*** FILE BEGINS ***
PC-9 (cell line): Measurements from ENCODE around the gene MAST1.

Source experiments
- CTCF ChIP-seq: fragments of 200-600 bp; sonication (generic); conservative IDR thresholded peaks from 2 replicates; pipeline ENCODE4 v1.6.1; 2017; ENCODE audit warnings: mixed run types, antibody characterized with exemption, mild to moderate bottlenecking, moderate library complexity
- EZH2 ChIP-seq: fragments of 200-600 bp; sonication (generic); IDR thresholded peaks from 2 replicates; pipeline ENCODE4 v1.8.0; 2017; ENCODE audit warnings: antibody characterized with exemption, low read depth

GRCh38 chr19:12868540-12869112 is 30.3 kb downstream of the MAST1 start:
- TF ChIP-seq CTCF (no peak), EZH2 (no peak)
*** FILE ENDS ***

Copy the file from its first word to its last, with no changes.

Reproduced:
PC-9 (cell line): Measurements from ENCODE around the gene MAST1.

Source experiments
- CTCF ChIP-seq: fragments of 200-600 bp; sonication (generic); conservative IDR thresholded peaks from 2 replicates; pipeline ENCODE4 v1.6.1; 2017; ENCODE audit warnings: mixed run types, antibody characterized with exemption, mild to moderate bottlenecking, moderate library complexity
- EZH2 ChIP-seq: fragments of 200-600 bp; sonication (generic); IDR thresholded peaks from 2 replicates; pipeline ENCODE4 v1.8.0; 2017; ENCODE audit warnings: antibody characterized with exemption, low read depth

GRCh38 chr19:12868540-12869112 is 30.3 kb downstream of the MAST1 start:
- TF ChIP-seq CTCF (no peak), EZH2 (no peak)